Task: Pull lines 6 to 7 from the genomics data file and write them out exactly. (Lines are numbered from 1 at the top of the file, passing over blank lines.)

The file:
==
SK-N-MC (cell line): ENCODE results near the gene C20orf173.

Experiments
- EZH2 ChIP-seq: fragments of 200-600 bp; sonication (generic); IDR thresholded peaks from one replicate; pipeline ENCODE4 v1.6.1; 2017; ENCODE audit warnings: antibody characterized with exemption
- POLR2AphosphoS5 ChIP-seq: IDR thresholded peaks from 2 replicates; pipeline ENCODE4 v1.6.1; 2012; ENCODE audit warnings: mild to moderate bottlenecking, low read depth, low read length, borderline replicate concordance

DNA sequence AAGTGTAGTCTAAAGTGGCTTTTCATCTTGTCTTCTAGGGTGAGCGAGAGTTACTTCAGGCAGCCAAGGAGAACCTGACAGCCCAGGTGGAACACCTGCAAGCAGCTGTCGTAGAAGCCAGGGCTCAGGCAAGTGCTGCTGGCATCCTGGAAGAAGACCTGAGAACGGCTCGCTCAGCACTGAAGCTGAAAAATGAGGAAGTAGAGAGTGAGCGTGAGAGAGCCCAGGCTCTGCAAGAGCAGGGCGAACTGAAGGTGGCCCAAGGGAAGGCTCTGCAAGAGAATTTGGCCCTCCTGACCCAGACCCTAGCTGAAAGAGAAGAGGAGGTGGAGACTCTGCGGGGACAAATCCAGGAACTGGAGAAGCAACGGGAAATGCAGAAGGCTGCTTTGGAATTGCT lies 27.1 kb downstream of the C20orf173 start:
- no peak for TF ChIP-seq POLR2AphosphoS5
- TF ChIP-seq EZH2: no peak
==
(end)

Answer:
- no peak for TF ChIP-seq POLR2AphosphoS5
- TF ChIP-seq EZH2: no peak